As usual with such problems, it is most insightful to forget about *matrices* for a while and think about abstract vector spaces instead.

Let $V$ and $W$ vector spaces and $A: V\to W$ linear^{†}. Furthermore let $d_V$ and $d_W$ be metrics on each of the spaces.

Now, given $b\in W$, we have two convex functions $\zeta_V, \zeta_b: V\to\mathbb{R}^+$:
$$\begin{align}
\zeta_V(v) =& d_V(v,\vec0)
\\ \zeta_b(v) =& d_W(A\:v, b)
\end{align}$$

The point of the Tikhonov problem is to make a tradeoff between these two cost functions, i.e. you minimise
$$
\zeta_\lambda := \zeta_b(v) + \lambda\cdot\zeta_V(v).
$$
But why would you want that? Basically, $\zeta_b$ is what we really care for, because it tells us by how much we're *missing our target point*. The problem is when $A$ fails to be injective, because in that case $\zeta_b$ will not be *strictly* convex and you have a whole *set* of solutions $\Xi_b\subset V$ on which $\zeta_b$ is minimised – some of which are very bad solutions, in the sense of, *unbounded* as visible by huge $d_V$ values.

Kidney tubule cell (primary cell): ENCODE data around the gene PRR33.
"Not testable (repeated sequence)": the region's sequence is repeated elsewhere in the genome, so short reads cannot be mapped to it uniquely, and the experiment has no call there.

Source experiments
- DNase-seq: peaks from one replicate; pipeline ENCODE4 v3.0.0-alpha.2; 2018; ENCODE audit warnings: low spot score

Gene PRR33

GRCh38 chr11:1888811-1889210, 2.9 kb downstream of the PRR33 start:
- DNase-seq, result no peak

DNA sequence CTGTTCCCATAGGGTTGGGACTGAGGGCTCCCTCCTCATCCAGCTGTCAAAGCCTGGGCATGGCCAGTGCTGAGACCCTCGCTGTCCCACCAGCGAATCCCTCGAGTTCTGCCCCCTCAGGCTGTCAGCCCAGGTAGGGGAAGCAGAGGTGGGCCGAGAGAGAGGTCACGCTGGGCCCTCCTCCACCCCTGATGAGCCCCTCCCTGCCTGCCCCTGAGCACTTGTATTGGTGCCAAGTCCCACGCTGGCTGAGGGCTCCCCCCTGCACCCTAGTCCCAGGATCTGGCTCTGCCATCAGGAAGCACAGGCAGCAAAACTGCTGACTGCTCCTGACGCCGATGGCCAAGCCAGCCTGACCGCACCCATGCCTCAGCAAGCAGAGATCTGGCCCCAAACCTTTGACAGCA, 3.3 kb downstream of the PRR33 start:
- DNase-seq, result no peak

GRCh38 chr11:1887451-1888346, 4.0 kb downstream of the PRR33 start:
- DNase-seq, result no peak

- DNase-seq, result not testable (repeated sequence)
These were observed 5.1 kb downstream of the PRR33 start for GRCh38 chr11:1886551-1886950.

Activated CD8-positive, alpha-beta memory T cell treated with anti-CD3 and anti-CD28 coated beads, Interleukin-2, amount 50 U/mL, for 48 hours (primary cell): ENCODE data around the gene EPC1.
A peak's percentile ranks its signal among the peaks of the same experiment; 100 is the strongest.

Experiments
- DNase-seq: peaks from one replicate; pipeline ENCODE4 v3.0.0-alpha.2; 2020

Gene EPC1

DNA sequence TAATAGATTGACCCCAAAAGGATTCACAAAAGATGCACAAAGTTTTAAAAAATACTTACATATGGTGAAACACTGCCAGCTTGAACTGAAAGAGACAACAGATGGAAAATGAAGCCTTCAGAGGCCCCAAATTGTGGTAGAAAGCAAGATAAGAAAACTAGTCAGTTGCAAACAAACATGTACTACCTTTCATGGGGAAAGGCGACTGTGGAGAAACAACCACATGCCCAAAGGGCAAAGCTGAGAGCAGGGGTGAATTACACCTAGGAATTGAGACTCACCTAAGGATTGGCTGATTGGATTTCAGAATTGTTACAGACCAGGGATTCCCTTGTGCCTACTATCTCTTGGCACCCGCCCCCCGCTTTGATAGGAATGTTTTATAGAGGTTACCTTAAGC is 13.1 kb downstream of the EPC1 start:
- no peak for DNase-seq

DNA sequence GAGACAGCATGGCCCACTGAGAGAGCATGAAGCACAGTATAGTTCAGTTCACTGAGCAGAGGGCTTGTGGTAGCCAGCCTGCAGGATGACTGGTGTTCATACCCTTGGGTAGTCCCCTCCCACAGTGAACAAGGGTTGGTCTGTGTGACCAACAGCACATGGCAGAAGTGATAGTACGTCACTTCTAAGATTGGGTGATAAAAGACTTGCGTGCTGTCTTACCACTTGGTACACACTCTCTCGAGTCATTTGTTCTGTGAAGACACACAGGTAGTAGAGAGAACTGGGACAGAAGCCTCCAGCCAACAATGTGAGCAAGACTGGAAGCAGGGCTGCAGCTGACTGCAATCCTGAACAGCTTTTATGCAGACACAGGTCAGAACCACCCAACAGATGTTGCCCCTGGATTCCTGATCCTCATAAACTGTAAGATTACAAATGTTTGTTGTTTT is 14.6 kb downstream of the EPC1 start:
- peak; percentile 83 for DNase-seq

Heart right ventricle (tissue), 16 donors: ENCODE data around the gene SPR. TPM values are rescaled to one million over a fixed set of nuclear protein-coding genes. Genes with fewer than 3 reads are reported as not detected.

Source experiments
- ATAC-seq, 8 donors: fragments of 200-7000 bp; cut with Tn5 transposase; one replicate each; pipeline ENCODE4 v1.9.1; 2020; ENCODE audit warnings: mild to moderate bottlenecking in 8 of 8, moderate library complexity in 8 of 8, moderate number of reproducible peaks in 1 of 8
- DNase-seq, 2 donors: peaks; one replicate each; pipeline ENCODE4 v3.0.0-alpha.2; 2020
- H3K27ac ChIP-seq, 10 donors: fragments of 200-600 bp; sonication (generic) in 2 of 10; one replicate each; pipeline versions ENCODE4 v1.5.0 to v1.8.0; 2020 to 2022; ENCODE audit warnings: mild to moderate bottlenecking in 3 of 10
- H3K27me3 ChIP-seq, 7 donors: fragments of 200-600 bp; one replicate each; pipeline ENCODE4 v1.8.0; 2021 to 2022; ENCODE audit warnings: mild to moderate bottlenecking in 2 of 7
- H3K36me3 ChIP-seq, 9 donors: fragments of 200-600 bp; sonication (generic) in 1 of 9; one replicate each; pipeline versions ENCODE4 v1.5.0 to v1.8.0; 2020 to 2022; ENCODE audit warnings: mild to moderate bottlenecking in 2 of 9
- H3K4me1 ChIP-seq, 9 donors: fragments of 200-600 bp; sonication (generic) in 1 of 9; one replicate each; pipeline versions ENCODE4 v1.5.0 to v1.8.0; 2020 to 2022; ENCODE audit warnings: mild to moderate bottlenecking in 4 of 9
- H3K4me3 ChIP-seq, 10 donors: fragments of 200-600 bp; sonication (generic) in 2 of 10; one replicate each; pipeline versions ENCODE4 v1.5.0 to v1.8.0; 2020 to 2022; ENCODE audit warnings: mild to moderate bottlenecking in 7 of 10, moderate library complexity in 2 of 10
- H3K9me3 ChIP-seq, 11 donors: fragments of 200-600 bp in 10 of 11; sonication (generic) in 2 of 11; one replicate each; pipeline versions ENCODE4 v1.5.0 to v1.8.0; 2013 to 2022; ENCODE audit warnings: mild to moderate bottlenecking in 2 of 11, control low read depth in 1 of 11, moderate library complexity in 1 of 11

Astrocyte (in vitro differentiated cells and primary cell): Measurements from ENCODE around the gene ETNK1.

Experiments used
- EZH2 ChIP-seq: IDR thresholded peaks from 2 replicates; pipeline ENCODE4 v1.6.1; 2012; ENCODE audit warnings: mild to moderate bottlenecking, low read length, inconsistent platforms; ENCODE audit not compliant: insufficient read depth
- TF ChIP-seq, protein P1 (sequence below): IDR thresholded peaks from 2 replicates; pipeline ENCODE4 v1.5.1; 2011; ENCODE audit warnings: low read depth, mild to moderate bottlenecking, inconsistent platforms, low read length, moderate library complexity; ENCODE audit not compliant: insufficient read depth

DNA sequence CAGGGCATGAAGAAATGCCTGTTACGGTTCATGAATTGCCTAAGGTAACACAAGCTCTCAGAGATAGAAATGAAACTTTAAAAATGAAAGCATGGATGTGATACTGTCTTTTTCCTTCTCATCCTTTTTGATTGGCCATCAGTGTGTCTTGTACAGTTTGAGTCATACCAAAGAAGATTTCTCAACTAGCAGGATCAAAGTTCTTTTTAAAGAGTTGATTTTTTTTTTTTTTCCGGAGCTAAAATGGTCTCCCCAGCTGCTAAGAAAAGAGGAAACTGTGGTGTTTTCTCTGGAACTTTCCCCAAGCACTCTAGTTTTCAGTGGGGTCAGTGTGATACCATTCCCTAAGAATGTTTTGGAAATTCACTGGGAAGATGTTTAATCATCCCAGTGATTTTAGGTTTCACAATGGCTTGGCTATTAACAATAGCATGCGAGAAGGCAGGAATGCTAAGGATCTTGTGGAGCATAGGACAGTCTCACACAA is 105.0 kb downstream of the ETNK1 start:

Those solutions can be eliminated by even an arbitrarily small $\lambda$, because $\zeta_b$ is constant on $\Xi_b$. So, in the limit $\lambda\to 0$, you're only really minimising $\zeta_b$, but still preventing solutions that have a needlessly big norm in $V$.

In actual applications though, you're already in trouble even if $A$ *is* injective but badly conditioned, i.e. when there are $v\in V$ for which $d_W(A\:v,\vec0)$ happens to be very small. Because then, just a small bit of *measurement noise* on $b$ could cause the minimum of $\zeta_b$ to be thrown off by a big amount, even though the actual cost is barely changed. That can still be prevented by the $\zeta_V$ contribution, but in this case you can't make $\lambda$ *arbitrarily* small anymore but have to select an application-appropriate finite value.

^{†}_{Really, there's no reason for $W$ to actually be a vector space, it could as well be any metric space – but only for affine spaces and affine mappings can the problem be solved so easily.}